HPV-associated cancer incidence rates point to needed efforts to increase HPV vaccination coverageJanuary 7, 2013 in Medicine & Health / Cancer
Despite the decline in cancer death rates in the U.S., there is an increase in incidence rates for cancers associated with human papillomavirus (HPV) infection and more efforts are needed to increase HPV vaccination coverage levels to prevent the occurrence of these cancers in the future according to a study published January 7 in the Journal of the National Cancer Institute.
The American Cancer Society (ACS), the Centers for Disease Control and Prevention (CDC), the National Cancer Institute (NCI), and the North American Association of Central Cancer Registries (NAACCR) annually provide updates on trends in cancer incidence and death rates in the United States. This year's report highlighted trends in incidence rates for HPV associated cancers and HPV vaccination coverage levels. Two HPV vaccines (bivalent and quadrivalent) have been shown to protect against most cervical cancers in women and one vaccine (quadrivalent) also protects against genital warts and cancers of the anus, vagina and vulva. There is no data available on vaccine efficacy for prevention HPV-associated cancers of the oropharynx.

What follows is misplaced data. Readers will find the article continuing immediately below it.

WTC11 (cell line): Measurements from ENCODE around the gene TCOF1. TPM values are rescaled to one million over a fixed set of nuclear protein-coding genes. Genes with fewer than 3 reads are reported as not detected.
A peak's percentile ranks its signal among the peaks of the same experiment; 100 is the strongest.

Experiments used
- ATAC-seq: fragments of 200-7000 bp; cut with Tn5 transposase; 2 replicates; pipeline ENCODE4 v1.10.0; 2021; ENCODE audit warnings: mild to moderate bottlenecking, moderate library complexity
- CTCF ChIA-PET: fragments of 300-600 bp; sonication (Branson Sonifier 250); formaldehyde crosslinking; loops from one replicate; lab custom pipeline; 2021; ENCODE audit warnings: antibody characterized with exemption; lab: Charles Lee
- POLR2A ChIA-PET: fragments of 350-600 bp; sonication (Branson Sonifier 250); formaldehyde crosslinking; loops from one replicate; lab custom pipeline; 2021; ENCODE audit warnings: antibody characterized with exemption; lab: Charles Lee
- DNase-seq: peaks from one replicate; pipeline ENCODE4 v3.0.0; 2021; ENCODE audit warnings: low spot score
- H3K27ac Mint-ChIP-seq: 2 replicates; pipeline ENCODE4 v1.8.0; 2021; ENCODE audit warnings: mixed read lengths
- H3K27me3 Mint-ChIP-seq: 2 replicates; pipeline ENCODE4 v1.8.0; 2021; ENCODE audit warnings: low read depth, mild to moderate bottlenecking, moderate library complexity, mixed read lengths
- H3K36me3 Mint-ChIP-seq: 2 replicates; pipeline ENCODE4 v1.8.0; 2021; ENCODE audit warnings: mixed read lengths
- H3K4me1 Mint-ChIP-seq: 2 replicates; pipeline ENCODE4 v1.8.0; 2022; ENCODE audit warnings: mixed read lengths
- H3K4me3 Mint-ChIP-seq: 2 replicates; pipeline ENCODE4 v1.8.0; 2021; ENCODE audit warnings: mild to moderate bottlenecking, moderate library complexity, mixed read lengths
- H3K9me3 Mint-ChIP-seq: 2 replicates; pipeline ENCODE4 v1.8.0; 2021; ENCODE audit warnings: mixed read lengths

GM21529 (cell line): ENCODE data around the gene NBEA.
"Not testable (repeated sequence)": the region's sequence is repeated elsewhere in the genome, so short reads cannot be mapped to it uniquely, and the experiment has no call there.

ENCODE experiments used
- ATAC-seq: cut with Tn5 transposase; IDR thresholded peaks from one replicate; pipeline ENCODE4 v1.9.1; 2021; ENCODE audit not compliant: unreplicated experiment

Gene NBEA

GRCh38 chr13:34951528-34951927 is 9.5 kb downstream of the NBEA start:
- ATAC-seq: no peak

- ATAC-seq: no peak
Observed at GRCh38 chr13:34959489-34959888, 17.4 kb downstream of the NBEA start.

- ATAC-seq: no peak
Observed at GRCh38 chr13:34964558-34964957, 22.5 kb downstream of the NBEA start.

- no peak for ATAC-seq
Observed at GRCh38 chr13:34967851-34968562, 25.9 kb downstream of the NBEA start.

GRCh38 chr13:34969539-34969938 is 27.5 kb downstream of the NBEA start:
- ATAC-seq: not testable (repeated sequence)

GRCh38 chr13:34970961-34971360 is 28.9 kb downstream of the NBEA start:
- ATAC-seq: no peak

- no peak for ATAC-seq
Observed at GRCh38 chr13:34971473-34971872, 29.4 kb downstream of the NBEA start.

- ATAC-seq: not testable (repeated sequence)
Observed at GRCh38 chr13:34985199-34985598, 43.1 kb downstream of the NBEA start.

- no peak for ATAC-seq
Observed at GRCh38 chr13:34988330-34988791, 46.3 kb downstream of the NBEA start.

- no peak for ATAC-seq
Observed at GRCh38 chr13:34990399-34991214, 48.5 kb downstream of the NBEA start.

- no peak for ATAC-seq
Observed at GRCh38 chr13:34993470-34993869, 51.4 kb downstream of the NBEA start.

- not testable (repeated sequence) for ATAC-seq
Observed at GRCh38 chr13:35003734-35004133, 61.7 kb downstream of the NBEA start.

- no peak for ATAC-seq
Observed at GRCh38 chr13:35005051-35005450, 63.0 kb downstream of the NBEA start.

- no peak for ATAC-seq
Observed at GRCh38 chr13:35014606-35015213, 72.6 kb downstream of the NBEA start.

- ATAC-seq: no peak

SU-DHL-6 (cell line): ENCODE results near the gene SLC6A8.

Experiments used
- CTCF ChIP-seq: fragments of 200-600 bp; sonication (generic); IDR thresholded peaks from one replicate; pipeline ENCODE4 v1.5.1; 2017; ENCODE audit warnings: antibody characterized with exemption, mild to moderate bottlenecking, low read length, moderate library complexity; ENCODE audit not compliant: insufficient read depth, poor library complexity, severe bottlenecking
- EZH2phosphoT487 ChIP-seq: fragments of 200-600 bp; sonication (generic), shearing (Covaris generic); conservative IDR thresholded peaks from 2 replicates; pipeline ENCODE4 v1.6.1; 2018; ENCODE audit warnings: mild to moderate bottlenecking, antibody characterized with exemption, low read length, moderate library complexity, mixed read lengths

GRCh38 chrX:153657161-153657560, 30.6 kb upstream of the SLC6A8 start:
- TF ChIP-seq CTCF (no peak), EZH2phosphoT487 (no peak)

In order to assess trends in HPV-associated cancer incidence rates and HPV vaccination coverage levels, Ahmedin Jemal, D.V.M., Ph.D., Surveillance Research Program, American Cancer Society, Atlanta, GA., and colleagues examined cancer incidence data reported by the CDC, and NCI, through NAACCR, as well as cancer mortality data from the CDC. The researchers determined trends in age-standardized incidence and death rates for all cancers combined and for the leading cancers among men and women, while HPV vaccination coverage levels during 2008 and 2010 and the prevalence of Papanicolaou (Pap) testing during 2010 were obtained from national surveys.
During 2000-2009, the researchers found that overall cancer death rates in the U.S. continue to decrease (including for lung, colorectal, female breast, and prostate cancers), but that death rates have increased for cancers of the liver, pancreas, uterine corpus, and melanoma of the skin among males. The incidence rates for these cancers continued to increase as well, including for some cancers associated with HPV infection. Nationally, 32.0% of females aged 13-17 years had received three doses of the HPV vaccine in 2010 showing the necessity for increased efforts to increase HPV vaccination coverage. "Continued monitoring of incidence and mortality trends for all cancers is warranted to inform cancer prevention and control policies and programs," the authors conclude.
In an accompanying editorial, Marc Brisson, Ph.D., Centre de recherche du CHU de Québec, Hôpital Saint-Sacrement, Québec, Canada, and colleagues write that HPV vaccination efforts should be focused on females because it's been predicted to be the most effective way to ensure population-level vaccine effectiveness. "Finding ways to increasing vaccine uptake is a key priority for HPV-related public health research in the United States."
Provided by Journal of the National Cancer Institute
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